I got off at Glen Park Station and caught a bus to my appointment, a decrepit house on other side of University Mound, a small neighborhood where most of the streets were named after universities. The gate was wide open to the house with the tunnel entrance and the tunnel was dark, though I had no problem seeing with such little light. I guess the locals had figured out a long time ago not to come in there for in that darkness, two Afghan Wolfhounds stood guard.

They had decided that I wasn't a threat before I even passed the threshold of the gate, though they were clearly annoyed at me by the fangs that they bared. I climbed to the top of the stairs and stopped. There was no doorbell, no door handle, no knocker or door, for that matter. I knocked on three walls that faced me, then the wall in front of me, lit up.

There on the wall were lights showing all phases of the moon and the wall slid open. A small Australian Aborigine stood before me, flossing his teeth.

"Hi, sorry that I'm late. I-"

He held a finger to his lips to shush me, then he flossed some more. He took a piece of food from the floss and flicked it at me.

"You're not sorry, mate, you're fucked."

"I had a relapse last night and it got involved. I couldn't get here any sooner than-"

"You know who I am, you know what I can do. You piss-fart around with my time and you wind up buggered. Plain and simple enough, bye."

The wall slid closed and the dogs growled. I turned around slowly and sidled past them.

I don't know how long I wandered around the City in despair, but it was dark by the time I got back to Berkeley. I had a feeling that all the pills in the world wouldn't prevent a relapse and that my last hope slid closed with that wall. As I cut through a dark wooded area on the fringe of the campus, I heard a twig snap, then footsteps.

"The train, you got. The vampires, they didn't get you."

It was that Yuppie Bum and he had a box cutter in each hand.I started shaking and my forehead broke out into a cold sweat.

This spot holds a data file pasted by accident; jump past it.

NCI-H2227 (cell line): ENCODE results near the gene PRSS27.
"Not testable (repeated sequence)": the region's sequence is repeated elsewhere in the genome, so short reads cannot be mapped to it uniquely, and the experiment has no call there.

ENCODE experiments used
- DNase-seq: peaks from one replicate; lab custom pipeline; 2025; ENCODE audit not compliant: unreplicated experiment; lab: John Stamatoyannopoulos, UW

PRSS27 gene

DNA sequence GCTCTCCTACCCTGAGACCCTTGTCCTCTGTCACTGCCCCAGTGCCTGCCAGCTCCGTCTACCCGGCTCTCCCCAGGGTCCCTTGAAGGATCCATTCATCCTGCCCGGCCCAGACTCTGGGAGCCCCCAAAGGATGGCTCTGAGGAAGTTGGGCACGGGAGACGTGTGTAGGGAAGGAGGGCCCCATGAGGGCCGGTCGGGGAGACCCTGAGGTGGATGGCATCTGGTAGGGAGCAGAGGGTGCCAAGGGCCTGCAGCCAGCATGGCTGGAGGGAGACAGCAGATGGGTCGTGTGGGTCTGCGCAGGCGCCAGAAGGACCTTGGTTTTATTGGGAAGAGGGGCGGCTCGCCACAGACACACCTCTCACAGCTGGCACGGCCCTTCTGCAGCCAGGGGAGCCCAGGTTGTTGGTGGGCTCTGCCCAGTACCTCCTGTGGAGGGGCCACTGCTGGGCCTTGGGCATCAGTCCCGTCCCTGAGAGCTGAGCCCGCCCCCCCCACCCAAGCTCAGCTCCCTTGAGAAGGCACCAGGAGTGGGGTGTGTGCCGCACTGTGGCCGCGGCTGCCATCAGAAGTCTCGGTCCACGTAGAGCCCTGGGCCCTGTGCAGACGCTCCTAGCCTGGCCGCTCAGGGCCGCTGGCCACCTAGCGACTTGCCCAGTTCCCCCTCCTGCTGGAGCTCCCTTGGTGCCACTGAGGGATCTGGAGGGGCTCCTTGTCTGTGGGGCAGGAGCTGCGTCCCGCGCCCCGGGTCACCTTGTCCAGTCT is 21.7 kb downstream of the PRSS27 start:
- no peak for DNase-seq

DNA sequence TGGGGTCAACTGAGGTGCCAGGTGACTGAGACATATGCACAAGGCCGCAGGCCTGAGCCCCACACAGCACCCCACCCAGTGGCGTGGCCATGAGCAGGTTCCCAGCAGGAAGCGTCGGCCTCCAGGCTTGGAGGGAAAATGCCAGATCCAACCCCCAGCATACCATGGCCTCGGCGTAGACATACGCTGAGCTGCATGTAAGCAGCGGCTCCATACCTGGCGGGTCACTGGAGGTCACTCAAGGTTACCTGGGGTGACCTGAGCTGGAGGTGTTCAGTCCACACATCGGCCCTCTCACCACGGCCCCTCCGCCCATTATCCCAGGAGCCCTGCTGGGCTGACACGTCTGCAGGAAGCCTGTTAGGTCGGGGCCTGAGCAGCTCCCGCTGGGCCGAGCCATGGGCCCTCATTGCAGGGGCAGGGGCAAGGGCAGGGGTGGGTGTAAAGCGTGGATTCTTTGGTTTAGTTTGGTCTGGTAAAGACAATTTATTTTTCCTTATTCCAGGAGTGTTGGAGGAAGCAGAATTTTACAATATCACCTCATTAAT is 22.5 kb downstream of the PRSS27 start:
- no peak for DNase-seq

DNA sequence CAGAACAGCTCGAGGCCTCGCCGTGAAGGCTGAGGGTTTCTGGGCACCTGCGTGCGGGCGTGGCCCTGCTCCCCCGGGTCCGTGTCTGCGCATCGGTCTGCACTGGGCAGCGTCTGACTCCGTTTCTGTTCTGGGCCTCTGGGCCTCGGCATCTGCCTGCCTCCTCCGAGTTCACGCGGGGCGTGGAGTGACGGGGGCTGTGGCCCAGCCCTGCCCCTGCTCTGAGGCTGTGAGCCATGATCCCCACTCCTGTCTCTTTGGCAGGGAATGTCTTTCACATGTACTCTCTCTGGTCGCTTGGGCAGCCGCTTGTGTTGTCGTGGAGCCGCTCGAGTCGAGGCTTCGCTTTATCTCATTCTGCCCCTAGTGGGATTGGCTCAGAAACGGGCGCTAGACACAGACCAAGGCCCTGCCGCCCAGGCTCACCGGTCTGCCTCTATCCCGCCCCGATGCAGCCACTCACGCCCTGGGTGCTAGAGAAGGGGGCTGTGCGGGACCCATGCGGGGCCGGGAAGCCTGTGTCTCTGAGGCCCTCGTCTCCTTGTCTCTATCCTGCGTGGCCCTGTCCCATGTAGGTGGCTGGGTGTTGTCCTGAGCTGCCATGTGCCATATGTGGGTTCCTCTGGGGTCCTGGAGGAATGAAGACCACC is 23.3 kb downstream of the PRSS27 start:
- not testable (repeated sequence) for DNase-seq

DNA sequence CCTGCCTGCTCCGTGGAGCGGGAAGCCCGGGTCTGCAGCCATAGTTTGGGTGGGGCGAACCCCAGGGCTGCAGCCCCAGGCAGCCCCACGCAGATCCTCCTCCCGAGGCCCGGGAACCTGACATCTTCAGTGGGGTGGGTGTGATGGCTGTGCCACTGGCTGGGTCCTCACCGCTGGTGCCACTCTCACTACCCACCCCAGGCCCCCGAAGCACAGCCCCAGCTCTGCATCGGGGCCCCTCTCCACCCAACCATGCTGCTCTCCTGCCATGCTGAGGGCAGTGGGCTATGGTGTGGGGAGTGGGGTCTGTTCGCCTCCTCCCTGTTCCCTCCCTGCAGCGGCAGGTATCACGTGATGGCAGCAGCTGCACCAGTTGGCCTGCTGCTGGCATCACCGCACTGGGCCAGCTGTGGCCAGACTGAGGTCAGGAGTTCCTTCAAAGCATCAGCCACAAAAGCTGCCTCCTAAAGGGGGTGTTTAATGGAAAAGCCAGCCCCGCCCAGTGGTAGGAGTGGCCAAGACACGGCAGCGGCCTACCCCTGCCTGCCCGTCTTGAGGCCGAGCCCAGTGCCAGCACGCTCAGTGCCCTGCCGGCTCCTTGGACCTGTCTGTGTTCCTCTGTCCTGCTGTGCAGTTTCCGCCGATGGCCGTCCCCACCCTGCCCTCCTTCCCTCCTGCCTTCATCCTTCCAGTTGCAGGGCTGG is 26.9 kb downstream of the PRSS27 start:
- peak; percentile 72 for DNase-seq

"Yeah, I got away from them," I said, my voice fluctuating like a guitarist was using it as a tremolo bar.

"Then, must really be good, you. There's no way anyone is that good."He took a step closer to me and I visibly shook.

"What are you doing with those in your hand?"

"These? What, these? Oh, no. I'm houses. I'm cutting houses for my friends."

He motioned downward with one of the box cutters toward some refrigerator boxes that he was making into cardboard cabins with. My shaking, amongst other things, was past the point of no return. He looked at me with shock and pity, then he quickly put the box cutters away and out his hands as if to assure he me that he didn't mean any threat.

"I thank you for the warning, but there was nothing to really be scared about on that train."

He put a hand on my shoulder to console me, my eyes bulged.

"No, your warning wasn't necessary, because vampires don't exist."

A growl crept up from my belly and as I saw the fear in his eyes, I knew that he had an inkling that my disease had a little more to it than the common cold.

The timbre in my voice deepened as I muttered, "now, werewolves? That's something else altogether..."

Note: In response to the "Snakes On A Plane" -hype, JJ wanted a story that had "vampires on a train."